Are Intel ARC GPUs Any Good? [2024 Update]

CG Director Author Petar Vukobratby Petar Vukobrat   /  Published 

Intel’s new graphics cards have a lot of people talking — for reasons both good and bad. First of all, having such a tremendously large company dip its toe into this particular part of the market means great things for us consumers as it inherently usurps the status quo — by which we mean the duopoly held by NVIDIA and AMD.

More competition benefits us the most, even if said competition isn’t quite ready yet for mass adoption.

Here’s the thing: Intel GPUs still aren’t as competitive as we’d like them to be, but they’re a lot better than one would expect and, perhaps most importantly, they’re getting better and better with each passing month.

It all depends on your workflow, though, so it’s a bit of a double-edged sword. For some tasks and projects, Intel GPUs are not only sufficient but actually pretty darn stellar. For others, though, they’re absolutely abysmal.

Intel ARC GPU Lineup

Image Credit: Intel

Such a thing was to be expected given their budding nature. Still, we’re truly impressed with what this company has been able to accomplish in such a short period of time; that doesn’t, however, warrant a glowing recommendation — far from it.

Anyone who happens to buy an Intel graphics card at this point in time is basically accepting the role of a beta tester.

You should never rely on a faint promise of an update further down the line as the company itself isn’t in a particularly good position at the moment — it’s hemorrhaging money on all fronts and has been losing to its biggest competitors for years.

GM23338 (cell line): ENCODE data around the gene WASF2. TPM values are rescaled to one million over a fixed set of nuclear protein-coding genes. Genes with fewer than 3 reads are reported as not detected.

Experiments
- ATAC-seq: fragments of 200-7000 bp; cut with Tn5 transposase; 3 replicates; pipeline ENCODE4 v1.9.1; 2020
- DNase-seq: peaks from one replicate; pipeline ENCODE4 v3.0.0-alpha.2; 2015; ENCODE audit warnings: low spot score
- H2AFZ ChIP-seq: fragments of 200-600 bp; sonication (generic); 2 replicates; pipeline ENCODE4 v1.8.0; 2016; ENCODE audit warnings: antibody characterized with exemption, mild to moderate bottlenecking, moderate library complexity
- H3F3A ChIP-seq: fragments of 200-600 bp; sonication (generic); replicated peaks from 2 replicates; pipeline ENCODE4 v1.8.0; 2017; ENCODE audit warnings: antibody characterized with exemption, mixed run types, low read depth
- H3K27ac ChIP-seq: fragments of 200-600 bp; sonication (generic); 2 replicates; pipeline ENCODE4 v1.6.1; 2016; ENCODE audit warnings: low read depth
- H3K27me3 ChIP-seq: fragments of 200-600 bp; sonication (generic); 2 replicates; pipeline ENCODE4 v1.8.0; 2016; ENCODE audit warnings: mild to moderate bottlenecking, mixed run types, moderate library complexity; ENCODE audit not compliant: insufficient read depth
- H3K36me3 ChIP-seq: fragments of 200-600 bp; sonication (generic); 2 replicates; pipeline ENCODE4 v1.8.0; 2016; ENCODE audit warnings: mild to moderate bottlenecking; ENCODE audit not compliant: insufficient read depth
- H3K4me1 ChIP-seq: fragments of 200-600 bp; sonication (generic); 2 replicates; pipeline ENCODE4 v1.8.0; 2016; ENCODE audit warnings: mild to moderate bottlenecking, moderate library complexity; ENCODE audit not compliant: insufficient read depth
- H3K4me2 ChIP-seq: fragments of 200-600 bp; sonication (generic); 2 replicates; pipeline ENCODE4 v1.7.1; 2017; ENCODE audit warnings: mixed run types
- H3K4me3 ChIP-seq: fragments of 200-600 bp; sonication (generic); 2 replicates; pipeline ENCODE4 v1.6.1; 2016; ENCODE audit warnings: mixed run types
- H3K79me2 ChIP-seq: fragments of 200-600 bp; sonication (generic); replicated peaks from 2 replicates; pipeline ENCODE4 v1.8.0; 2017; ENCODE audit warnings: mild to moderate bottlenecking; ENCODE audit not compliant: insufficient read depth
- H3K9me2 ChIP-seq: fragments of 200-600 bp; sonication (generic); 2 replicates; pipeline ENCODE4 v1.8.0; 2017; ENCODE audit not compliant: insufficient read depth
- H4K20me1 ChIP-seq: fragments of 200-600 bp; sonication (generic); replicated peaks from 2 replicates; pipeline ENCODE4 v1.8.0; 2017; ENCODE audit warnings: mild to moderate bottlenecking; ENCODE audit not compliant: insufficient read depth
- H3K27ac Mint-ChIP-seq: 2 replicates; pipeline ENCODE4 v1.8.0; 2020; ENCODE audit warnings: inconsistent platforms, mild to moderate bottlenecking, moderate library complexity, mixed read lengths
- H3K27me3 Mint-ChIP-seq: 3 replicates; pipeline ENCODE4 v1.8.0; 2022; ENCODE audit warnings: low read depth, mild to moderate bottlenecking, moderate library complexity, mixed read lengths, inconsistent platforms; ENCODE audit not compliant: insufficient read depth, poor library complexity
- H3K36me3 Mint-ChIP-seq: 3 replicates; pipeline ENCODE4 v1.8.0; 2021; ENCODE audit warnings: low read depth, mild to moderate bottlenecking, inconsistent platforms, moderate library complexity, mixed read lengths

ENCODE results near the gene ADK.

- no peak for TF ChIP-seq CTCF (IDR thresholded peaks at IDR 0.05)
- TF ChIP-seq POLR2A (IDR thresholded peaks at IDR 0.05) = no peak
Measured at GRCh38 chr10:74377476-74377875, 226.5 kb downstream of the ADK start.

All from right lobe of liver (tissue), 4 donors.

A change in trajectory and fortune is possible, but it’s nonetheless fairly unlikely.

Still, that’s a topic for a different time and place, so let’s focus on the GPUs themselves and whether or not they’re worth the investment.

But first, a word of caution:

Intel ARC — Be Careful Which Content You Consume

It’s hard to fully and accurately gauge the performance of Intel’s latest graphics cards solely because they keep improving with each passing month.

In some cases and scenarios — like gaming — we’re talking about quantum leaps (depending on the title, of course). In others, more production-focused workflows, the situation is quite a bit different.

That’s the thing: Intel keeps updating its graphics drivers at an incredibly fast rate — in no small part because it has to. It needs to keep up with NVIDIA and AMD in order to stand even the slightest chance of being competitive.

As a result, the vast majority of reviews and opinion pieces and videos on the matter — the ones that were written, filmed and released mere months ago — should be ignored. They’re wholly outdated and do not paint a realistic picture.

And, by the looks of it, even the content and data we have right now will be “obsolete” in the very near future.

So, if you happen to be interested in an Intel GPU — and want to be on the safe side — make sure to read/watch the latest coverage possible, lest you end up with a skewed view of things and an incorrect perception on just how powerful they really are.

Intel ARC Naming Scheme and Product Breakdown

Intel’s ARC line-up, while by no means confusing, is incomplete. The company had many grandiose plans for its dedicated GPUs and yet, for one reason or another, only a handful of them have actually seen the light of day.

At the time of this writing, only the A380 (6GB), A750 (8GB), and A770 (8GB/16GB) have hit the market.

The first one is the quintessential budget graphics card — and is, therefore, about as underpowered as it gets. The A750, on the other hand, is more of a mid-ranger.

It’s a good option for 1080p and 1440p gaming and can pack a surprising punch, especially when it comes to ray tracing.